In this blog post, we will talk about why we decided to use Python for analytics in the Cloud Health Analytics Group at Seagate Technology.

For context, we are a group of engineers with widely different programming backgrounds. Some of us have been using tools like C++ and Fortran to solve complex generalized matrix equations and others have been using Matlab and Mathematica for fast analysis and basic modeling of collected data sets. Our group currently focuses on scalable monitoring software. As part of our effort, we work on three major components: telemetry, analytics and visualization. In a recent blog post, we detailed how we visualize the collected data. In this blog post, we will focus on the analytics we have to do or, more precisely, why we decided to use Python as our tool. It really boils down to three S’s: Speed, Support and Scope.


By speed, we mean the speed with which new features can be developed. Python is a high-level language, which means it has a number of benefits that accelerate our code development. The first benefit of the high-level character of Python is the fact that it makes prototyping ideas and code fast. Another benefit is that Python is relatively easy to learn. That has been ideal for a group like ours where people – as with many data science groups – come from different programming backgrounds. Finally, but most importantly, there is a great transparency between code and execution. This transparency eases both maintenance of the code (rewriting, finding bugs etc.) and the process of adding to the code base in our multi-user development environment.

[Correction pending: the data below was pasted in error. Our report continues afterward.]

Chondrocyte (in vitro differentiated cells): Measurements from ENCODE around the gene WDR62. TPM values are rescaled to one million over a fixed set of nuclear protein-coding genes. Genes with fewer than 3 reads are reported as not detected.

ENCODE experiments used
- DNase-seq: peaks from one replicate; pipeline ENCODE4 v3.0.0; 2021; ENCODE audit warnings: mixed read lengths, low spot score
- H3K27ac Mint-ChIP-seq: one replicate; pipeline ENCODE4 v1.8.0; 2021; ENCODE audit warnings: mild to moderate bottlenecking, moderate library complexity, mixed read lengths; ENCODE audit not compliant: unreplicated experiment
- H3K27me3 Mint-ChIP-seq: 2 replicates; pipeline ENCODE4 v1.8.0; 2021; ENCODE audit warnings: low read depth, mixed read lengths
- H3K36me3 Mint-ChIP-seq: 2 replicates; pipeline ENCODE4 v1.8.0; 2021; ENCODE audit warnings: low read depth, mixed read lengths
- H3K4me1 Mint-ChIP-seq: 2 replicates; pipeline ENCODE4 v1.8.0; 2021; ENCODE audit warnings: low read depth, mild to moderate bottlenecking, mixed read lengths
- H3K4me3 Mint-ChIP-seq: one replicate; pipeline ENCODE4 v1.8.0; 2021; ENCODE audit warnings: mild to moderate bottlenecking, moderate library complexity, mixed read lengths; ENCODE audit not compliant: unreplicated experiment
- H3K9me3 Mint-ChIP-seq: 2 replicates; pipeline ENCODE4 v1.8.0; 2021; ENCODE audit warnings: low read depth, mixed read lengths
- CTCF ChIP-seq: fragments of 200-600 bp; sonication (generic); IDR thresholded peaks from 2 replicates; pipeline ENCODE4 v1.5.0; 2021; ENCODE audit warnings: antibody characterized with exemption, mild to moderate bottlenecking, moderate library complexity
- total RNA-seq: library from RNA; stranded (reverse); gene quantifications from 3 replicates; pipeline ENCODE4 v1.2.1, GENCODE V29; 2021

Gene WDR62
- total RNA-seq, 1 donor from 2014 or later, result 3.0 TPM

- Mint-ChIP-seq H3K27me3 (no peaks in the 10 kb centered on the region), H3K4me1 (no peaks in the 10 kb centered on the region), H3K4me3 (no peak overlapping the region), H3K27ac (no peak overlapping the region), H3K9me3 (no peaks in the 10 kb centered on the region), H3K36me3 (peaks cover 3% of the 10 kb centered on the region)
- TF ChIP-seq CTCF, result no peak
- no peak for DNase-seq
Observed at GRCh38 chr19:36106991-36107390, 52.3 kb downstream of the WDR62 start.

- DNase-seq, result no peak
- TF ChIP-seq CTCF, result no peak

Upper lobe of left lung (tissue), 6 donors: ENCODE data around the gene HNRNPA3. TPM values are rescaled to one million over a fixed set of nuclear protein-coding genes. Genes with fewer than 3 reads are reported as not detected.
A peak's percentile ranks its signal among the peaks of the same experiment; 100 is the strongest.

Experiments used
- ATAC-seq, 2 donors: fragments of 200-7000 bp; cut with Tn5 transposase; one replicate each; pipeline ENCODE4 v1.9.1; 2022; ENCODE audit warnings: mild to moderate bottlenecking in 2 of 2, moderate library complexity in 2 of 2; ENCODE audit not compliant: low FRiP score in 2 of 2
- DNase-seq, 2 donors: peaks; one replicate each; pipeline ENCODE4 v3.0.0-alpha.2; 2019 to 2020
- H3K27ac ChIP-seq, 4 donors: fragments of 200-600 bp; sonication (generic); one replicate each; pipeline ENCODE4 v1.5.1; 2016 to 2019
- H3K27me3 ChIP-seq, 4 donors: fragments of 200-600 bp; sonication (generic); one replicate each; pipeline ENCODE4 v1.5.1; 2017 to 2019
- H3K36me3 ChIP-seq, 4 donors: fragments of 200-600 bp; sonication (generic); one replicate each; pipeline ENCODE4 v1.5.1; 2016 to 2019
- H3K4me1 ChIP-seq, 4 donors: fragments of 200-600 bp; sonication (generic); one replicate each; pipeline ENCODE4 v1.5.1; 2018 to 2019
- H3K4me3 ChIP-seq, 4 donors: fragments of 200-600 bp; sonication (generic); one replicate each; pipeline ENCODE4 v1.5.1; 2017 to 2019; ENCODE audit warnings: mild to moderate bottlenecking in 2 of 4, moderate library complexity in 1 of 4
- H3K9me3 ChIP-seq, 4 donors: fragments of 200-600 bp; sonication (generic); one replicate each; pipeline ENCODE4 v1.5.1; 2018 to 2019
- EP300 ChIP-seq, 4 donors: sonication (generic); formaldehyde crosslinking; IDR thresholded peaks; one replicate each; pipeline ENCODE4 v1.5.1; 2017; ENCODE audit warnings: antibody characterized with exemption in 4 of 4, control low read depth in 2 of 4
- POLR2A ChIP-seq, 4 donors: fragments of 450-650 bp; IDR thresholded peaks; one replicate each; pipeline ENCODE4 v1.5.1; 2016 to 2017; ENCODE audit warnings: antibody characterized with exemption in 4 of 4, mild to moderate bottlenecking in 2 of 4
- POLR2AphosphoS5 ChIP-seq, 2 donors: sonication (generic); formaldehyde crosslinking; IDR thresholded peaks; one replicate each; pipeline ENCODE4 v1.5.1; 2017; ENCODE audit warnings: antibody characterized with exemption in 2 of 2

Python is widely used for scientific computing in both academia and industry. As a consequence, a large number of useful analytics libraries are available (and well tested!), including packages for numerical computing, data analysis, statistical analysis, visualization, and machine learning. All you really need to do in order to get going on a topic is to Google ‘Python + [your analytics approach/tool]’ and soon after you can be testing code that does the analytics you desired and have vast amounts of documentation and examples at your hand to guide you.


Python supports object oriented programming and advanced data structures such as lists, tuples, sets, dictionaries and so on. Also matrix operations can be used with the numpy library and the package pandas supports data frames. Having these abilities within the Python scope helps simplify and speed up data operations.

Another really important aspect of Python is the fact that Python is freely available and that a piece of code developed on one platform is portable to other platforms. Python runs under both Windows and Linux environments.

Principles we use for our Python programming

To conclude, let us mention a few concepts we use to guide our coding style – also referred to as The Zen of Python:

    “Beautiful is better than ugly.

    Explicit is better than implicit.

    Simple is better than complex.


    Readability counts…” 

In short, we use a coding style which enhances readability and maintainability.


Authors: Christian B. MadsenEstelle Cormier, and Javier Von Stecher

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